I have a few very special mentors in my life. My parents have given me great advice over the last 27 years. I am certain that I didn't believe (or care) what they were telling me when I was a teenager but after I graduated college, my weekly phone calls turned into daily phone calls (sometimes 2-3 times a day) and you better believe that I needed them more than ever while I was in graduate school, in addition to after graduate school when I only had $10 in my checking account. Now as I embark on another chapter of my life with my dietetic internship, I am so fortunate that my parents don't charge interest because my education tab is getting rather large due to this expensive internship (on top of the past 2 years of my distance dietetic courses - thankfully, I have most of it paid off). Last night, as I was going through my distance dietetic internship handbook I had a little breakdown once I started calculating the costs and fees for everything. Let's just say, another year is going to go by and another downpayment for a house (in addition to the generosity of my parents) is going to go to my education. However, I could not thank my parents enough for giving me great strength and a solid direction as I continue my passion of helping others live a healthier and more active lifestyle. Judy Molnar (Iron Girl VP) has been very influential in my career path and she has given me countless opportunities to get myself out there in the public and do what I love to do - write and speak. Out of every opportunity and experience she has given me, I don't think I have ever said No. I am a go-getter so any opportunity is a good opportunity. I wish more people had a Judy in their life because there would be much more positivity and optimism in this world. Although the entire Tampa Ironman corporation is my family (I just love them all), Judy has taken me under her wings and has given me such great advice over the past 4 years. I honestly don't think I could be where I am now without her. Lastly, I had the opportunity to volunteer at a Nursing Home (and Long-term care facility) with a wonderful woman who owns a Medical Nutrition Therapy company in Jacksonville. Although the volunteer hours were for my clinical nutrition dietetic course, Donna taught me so much in the few short weeks that we were together (8 weeks). I loved every minute of working with her and I learned so much in a hands-on environment. She allowed me to take charge (which I love to do) and feel confident about my nutritional choices for the patients in her facilities (of course, she over-looked everything I did and she had the final approval since I am not an RD). I will be doing the majority of my rotations/hours with Donna (Food service/production and Clinical, still looking for my community rotation) and I am so excited to start. When I was nearing the end of my volunteer hours, Donna told me about a grant she was applying for and if I wanted to be the exercise expert for the grant. Without even asking any questions I said "YES!". A few months later, Donna and APEL Health services were awarded a DCHD/BCBS Childhood Obesity grant. Lauren (a Registered Dietitian) and myself (the exercise expert) are currently in week 3 of teaching 6 teens (16-18 yrs old) about the importance of physical activity and nutrition. We have 4 more weeks go before the teens then teach 120 middle and high school children, the information that they learned from us. Lauren and I meet with the teens once a week for 7 weeks. We have 2 hours with them (not enough time!) and we spend 90 min. on nutrition (broken down into sections in their binders that Lauren created) and then I exercise with them for 30 min. On weeks 1, 4 and 7 I have them do a fitness assessment to track their progress. We also weigh the teens twice to see if they have made any improvements. The teens keep food and exercise logs and we review them. Here's the description of the program or project to be funded YouthLink Healthy Kids Outreach Program is an expansion of APEL Health Services Center, Inc.’s youth program. Teen Peer Educators (TPEs), trained in nutrition and physical fitness, will educate 120 low-income, mainly African American youth living in three (3) low to moderate income apartment communities, with poor nutritional habits and with little opportunity for physical fitness or recreation activities. TPEs will also provide healthy lifestyles in nutrition and fitness messages on-line. Six (6) teen peer educators will be trained by Medical Nutrition Therapy of Florida, Inc., nutrition services consulting company with lead instructors, Registered Dietitian Lauren and fitness professional Marni. Outcomes include better health education and nutrition practices and more physical activity. 1. Increase by 25% of participant youths’ vegetable and fruit servings to 5 per day over nine (9) months. 2. Increase youths’ knowledge of the 2005 Dietary Guidelines for Americans and Food Pyramid for good nutrition by 50%, as measured on pre- and post-session tests for youth ages 12-18. 3. Increase youths’ intent to perform physical exercise by 50% among 75% of participants. 4. Improve teen peer educators’ knowledge of nutrition and physical fitness by an average of 50%.
Week 1 was great because we got to know the Teens and their knowledge of nutrition and exercise. The assessment was fun because they got to see how "fit" they were and learn about Heart Rates. Week 2 was a bit different because Lauren brought in homemade hummus, carrots, apples and water for our pre-training snack. On Week 1, the kids brought subs, cokes and chips. Let's just say this was the first time that the teens tried hummus. Week 3 was a bit more stressful. The teens seemed to be unmotivated to exercise. In my opinion, my 30 min. session (which we do outside) is not boring and is fun. I have them doing circuits, following a 5-10 min. warm-up. Considering that many of the teens find my warm-up of walking in place, imaginary jump rope, football run, jumping jacks and punching bag difficult, they don't give up. We don't do any exercise more than 1 minute and still they need several rest breaks. As for the nutrition part of Week 3, Lauren talked about the food label and how to read it, as well as discussing sugar in the diet. We both brought in several food labels of foods that we had in and out of our house and Lauren also had test tubes (filled with sugar) to demonstrate the sugar content of various products. I think the biggest eye-opener was Gatorade (which is filled with sugar) because it is an easy-to-afford drink, it tastes good and often it replaces water and milk. I discussed fat in the diet and how to incorporate more healthy fats (Unsaturated) into their daily diet and reduce the saturated fats. As you can imagine, fast food is a daily occurrence in low income neighborhoods because it is cheap. I used a model of 4 different arteries, each "clogged" with different amounts, thus demonstrating the effects of eating too much saturated fat. As much fun as this is for Lauren and I to teach others about the importance of living a healthy and active lifestyle, we find ourselves stuck right now because we don't think the kids are getting it. I think they had a wake up call with the models of sugar and fat but I am not yet convinced that they are going to be able to take home our information and expect their parents and school friends to change. There is so much outside pressure to eat unhealthy especially when you are lacking in healthy resources. Obviously we can't expect these teens to eat at home every night so we are simply teaching them better choices (grilled chicken instead of fried, plain baked potato instead of french fries or skim milk instead of coke). After reviewing their foods logs, not one teen had a fruit or glass of milk all week last week! I hope the next 4 weeks get better. I really care about these teens and they are really smart and nice. Considering that they signed up for this grant and to spend much of their summer educating 120 kids, I know they are great people. I just want to make a difference in their lives. I know these teens have a lot of negative influences persuading them to live an unhealthy lifestyle but hopefully this educational opportunity will stay with them and they will learn to appreciate a more healthy and active lifestyle. I think this is a real eye-opener that there are lots of definitions of what it means to be healthy and to stay active. The fact that the media and so many "nutrition/exercise" non-credentialed guru's are telling you that you have to eat like this or exercise like that, to look like this, is totally out of proportion from your own reality. How can someone tell you what to do or eat if they don't know your lifestyle, diet requirements or activity routine. Sure, you can get some tips and tools from a professional who is passionate about exercise and nutrition but it is only when you take the time to find what works for you, that you will see and feel results. If you consider yourself a person who feels "guilty" when you don't get in your 90 min run (or only run for 45 min) or eat a piece of chocolate in the evening after you eat a homemade meal, take some time and recognize that eating healthy and staying active is all about balance. If you put too much pressure on yourself to change everything in one day or expect to eat/exercise unrealistically for the rest of your life, you are going to fail at your own unreasonable expectations. Find what works for you and learn to enjoy your healthy and active lifestyle which you can maintain.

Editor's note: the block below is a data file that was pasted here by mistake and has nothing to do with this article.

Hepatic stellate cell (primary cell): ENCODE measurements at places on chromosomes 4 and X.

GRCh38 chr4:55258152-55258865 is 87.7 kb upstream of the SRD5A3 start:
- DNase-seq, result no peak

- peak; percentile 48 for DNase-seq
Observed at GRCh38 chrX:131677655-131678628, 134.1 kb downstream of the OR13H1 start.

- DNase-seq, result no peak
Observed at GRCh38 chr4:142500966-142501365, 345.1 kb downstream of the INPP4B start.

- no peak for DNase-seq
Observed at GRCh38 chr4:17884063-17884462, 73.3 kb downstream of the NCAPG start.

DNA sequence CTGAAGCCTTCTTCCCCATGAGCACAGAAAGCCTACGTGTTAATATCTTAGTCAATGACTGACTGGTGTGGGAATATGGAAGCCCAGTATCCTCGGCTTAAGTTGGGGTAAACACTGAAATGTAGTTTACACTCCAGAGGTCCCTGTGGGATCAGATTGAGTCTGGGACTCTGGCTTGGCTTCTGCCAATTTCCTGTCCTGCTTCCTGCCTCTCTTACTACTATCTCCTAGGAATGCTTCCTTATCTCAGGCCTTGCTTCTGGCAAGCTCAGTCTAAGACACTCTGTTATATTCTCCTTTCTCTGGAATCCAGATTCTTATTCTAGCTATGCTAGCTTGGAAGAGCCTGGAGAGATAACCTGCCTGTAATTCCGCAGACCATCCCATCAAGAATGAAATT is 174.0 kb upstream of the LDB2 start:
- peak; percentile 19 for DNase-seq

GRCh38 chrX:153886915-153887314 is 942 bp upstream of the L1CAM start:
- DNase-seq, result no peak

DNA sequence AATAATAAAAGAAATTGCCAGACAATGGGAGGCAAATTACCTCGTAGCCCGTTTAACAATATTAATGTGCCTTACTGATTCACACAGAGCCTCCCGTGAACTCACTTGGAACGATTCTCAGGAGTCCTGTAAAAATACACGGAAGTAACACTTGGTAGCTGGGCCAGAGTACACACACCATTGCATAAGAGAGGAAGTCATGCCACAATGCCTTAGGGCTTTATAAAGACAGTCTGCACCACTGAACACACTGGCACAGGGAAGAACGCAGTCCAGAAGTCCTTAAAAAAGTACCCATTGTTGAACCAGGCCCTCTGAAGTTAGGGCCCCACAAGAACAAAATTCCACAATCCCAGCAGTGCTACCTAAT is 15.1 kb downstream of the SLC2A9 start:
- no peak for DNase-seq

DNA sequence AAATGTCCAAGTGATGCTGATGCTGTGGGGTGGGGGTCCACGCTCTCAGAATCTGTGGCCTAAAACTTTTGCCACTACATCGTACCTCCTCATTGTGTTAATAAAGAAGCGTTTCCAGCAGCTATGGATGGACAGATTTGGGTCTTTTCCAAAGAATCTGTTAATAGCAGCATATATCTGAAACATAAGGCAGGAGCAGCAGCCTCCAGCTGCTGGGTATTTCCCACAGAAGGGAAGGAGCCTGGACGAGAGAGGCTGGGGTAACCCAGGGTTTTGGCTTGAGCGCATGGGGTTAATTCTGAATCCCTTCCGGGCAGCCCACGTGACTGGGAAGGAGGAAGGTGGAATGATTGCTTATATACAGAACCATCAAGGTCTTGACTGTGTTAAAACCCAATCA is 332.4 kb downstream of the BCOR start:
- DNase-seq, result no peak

Here's some pics from our last session. I was happy to see that they enjoyed making their own parfaits w/ my homemade granola. (I also brought in plain nonfat yogurt, strawberries mixed with crushed pineapple and cheerios).